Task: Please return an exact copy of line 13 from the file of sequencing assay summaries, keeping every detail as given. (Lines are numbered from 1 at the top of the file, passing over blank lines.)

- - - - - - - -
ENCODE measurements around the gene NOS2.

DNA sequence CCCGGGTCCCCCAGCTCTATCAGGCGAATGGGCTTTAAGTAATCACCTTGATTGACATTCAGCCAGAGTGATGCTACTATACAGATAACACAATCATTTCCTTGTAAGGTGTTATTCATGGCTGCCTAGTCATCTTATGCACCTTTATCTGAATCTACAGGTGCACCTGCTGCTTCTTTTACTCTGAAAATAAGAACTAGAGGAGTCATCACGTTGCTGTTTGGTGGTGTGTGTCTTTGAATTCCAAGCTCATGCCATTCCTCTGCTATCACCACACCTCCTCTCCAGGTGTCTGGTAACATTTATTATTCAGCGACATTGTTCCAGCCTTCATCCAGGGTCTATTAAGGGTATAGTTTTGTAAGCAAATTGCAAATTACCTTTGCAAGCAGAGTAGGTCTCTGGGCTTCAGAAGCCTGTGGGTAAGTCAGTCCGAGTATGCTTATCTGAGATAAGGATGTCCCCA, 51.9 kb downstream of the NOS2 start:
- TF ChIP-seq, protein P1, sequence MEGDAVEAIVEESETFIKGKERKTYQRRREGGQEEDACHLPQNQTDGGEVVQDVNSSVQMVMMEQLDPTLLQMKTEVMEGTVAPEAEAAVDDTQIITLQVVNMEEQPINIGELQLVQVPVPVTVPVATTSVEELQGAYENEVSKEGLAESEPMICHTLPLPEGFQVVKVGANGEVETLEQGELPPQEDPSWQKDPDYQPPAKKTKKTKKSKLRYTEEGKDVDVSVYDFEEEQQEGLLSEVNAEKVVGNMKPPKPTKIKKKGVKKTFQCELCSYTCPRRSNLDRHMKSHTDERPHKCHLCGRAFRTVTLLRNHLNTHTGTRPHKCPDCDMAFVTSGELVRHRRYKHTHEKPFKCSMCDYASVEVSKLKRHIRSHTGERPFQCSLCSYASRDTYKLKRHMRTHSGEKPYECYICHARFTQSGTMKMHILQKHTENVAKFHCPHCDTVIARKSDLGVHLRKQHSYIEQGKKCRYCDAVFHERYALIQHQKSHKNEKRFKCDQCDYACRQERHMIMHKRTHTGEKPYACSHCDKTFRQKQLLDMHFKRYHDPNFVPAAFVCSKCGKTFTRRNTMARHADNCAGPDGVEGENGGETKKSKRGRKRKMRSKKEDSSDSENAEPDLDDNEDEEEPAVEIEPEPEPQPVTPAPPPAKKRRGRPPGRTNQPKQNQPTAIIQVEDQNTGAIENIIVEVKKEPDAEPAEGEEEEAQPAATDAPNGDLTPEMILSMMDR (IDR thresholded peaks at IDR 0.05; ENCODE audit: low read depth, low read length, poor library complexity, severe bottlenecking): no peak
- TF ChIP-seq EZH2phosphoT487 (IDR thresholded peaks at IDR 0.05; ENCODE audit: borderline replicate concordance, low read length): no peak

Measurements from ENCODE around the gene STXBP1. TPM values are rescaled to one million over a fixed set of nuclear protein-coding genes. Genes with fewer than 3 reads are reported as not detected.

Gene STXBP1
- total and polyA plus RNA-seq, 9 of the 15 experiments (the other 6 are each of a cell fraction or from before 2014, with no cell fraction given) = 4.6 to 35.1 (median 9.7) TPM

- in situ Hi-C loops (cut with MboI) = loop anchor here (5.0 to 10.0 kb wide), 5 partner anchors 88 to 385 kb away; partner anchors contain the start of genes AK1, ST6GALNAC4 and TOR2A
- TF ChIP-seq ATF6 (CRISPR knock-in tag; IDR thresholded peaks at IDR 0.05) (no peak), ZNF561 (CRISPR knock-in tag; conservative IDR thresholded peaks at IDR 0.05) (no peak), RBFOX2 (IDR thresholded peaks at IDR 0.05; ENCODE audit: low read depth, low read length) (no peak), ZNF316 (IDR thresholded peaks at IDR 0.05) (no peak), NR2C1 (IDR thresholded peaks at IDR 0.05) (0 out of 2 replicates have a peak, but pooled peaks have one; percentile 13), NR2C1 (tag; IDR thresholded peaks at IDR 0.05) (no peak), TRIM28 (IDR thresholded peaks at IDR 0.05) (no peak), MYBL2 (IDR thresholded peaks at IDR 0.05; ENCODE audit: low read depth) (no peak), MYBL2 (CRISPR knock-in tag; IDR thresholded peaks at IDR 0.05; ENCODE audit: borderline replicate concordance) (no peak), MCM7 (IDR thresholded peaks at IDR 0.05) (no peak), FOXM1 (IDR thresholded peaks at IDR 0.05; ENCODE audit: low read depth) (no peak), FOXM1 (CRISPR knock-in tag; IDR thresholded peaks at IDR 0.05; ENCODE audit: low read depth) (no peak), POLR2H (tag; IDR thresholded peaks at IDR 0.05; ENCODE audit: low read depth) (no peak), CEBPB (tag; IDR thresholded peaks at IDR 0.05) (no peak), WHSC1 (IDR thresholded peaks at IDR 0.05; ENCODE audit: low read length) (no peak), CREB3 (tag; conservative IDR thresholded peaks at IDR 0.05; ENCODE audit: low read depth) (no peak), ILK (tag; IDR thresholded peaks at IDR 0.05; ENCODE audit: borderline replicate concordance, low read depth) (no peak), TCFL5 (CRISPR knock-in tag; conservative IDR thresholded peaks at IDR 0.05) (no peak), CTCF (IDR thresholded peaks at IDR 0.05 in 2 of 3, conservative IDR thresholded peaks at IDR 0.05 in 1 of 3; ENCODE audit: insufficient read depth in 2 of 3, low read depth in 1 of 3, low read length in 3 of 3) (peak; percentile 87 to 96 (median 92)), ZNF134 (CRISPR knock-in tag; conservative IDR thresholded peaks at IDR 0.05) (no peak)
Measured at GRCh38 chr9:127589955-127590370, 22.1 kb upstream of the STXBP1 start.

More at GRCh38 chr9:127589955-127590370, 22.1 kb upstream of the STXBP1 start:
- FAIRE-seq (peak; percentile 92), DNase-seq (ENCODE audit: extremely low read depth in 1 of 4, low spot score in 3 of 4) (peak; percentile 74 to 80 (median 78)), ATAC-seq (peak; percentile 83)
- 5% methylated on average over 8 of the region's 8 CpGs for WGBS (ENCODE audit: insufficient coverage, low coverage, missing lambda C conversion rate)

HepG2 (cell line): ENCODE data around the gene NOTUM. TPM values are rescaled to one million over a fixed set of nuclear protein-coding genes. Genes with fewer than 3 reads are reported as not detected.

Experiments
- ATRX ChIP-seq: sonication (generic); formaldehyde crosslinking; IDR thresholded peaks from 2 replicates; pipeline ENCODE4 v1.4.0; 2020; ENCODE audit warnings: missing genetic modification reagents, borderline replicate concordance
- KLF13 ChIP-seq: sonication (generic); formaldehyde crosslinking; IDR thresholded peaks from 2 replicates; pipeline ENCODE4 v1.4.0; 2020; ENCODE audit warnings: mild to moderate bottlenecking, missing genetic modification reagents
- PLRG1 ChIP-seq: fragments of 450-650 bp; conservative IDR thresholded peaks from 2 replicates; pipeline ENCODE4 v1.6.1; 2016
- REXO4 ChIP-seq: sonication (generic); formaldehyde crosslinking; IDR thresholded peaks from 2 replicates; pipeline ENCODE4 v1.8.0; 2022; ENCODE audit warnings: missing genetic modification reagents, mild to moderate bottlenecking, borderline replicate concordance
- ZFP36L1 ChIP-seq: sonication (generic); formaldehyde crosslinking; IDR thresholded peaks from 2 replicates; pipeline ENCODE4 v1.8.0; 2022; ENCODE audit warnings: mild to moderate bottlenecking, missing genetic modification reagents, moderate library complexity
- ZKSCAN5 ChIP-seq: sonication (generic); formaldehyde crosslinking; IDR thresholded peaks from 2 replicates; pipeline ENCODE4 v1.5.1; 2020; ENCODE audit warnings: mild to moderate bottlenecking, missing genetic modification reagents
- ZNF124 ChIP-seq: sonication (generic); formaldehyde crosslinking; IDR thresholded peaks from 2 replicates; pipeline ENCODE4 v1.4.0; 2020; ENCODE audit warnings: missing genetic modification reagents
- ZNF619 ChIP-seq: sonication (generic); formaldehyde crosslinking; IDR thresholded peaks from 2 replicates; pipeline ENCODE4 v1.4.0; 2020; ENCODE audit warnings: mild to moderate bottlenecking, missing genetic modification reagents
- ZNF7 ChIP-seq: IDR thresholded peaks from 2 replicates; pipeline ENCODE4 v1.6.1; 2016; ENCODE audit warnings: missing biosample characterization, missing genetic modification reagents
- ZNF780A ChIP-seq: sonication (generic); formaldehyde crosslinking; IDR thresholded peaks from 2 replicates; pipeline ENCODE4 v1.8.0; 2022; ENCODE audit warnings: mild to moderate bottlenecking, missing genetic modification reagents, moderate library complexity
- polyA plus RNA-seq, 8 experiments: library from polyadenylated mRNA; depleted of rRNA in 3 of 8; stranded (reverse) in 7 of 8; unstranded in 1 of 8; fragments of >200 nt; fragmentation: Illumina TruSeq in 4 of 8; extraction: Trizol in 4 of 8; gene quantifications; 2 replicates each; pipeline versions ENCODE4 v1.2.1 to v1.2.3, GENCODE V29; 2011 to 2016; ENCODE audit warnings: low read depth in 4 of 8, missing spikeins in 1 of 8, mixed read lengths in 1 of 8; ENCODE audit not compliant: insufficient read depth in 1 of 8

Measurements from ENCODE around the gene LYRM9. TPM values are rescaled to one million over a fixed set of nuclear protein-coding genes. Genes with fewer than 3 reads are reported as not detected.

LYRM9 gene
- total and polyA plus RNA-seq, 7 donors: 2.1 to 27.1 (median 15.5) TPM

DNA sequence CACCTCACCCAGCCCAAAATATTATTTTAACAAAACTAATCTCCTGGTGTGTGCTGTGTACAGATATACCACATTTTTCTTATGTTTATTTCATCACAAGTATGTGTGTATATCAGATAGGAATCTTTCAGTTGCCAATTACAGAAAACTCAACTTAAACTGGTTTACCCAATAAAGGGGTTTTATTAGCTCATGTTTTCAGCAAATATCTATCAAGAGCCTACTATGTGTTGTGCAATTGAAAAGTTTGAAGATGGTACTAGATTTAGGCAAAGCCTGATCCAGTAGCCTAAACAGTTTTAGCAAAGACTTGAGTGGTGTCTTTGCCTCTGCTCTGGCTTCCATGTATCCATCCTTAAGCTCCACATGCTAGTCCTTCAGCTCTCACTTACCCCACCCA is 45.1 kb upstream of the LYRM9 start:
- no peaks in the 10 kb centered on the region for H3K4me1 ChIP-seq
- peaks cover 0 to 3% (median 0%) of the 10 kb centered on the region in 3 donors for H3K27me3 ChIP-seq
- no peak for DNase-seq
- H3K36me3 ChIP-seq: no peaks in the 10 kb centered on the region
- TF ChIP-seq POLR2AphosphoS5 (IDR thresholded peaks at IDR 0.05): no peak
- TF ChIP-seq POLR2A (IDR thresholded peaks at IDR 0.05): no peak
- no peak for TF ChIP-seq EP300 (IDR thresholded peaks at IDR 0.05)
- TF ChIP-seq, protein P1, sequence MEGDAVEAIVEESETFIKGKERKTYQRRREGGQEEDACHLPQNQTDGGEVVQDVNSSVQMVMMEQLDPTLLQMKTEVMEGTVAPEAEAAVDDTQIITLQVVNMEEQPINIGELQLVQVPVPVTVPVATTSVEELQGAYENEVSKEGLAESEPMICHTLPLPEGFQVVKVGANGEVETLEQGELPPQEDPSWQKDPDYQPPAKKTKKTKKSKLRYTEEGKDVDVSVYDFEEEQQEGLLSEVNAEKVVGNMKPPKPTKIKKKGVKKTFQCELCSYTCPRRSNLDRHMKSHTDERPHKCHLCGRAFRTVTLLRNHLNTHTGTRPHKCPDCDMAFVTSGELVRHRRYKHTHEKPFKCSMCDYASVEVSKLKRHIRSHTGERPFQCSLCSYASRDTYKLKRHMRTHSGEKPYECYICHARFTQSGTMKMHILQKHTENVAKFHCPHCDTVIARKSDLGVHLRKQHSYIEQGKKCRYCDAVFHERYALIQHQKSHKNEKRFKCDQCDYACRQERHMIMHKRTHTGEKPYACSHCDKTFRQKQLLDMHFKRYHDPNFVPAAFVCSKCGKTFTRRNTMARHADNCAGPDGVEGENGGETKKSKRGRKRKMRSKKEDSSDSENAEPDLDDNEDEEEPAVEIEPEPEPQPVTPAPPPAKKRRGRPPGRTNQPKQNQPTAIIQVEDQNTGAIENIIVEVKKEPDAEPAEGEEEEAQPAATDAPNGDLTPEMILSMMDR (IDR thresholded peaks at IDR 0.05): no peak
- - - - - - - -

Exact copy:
- 5% methylated on average over 8 of the region's 8 CpGs for WGBS (ENCODE audit: insufficient coverage, low coverage, missing lambda C conversion rate)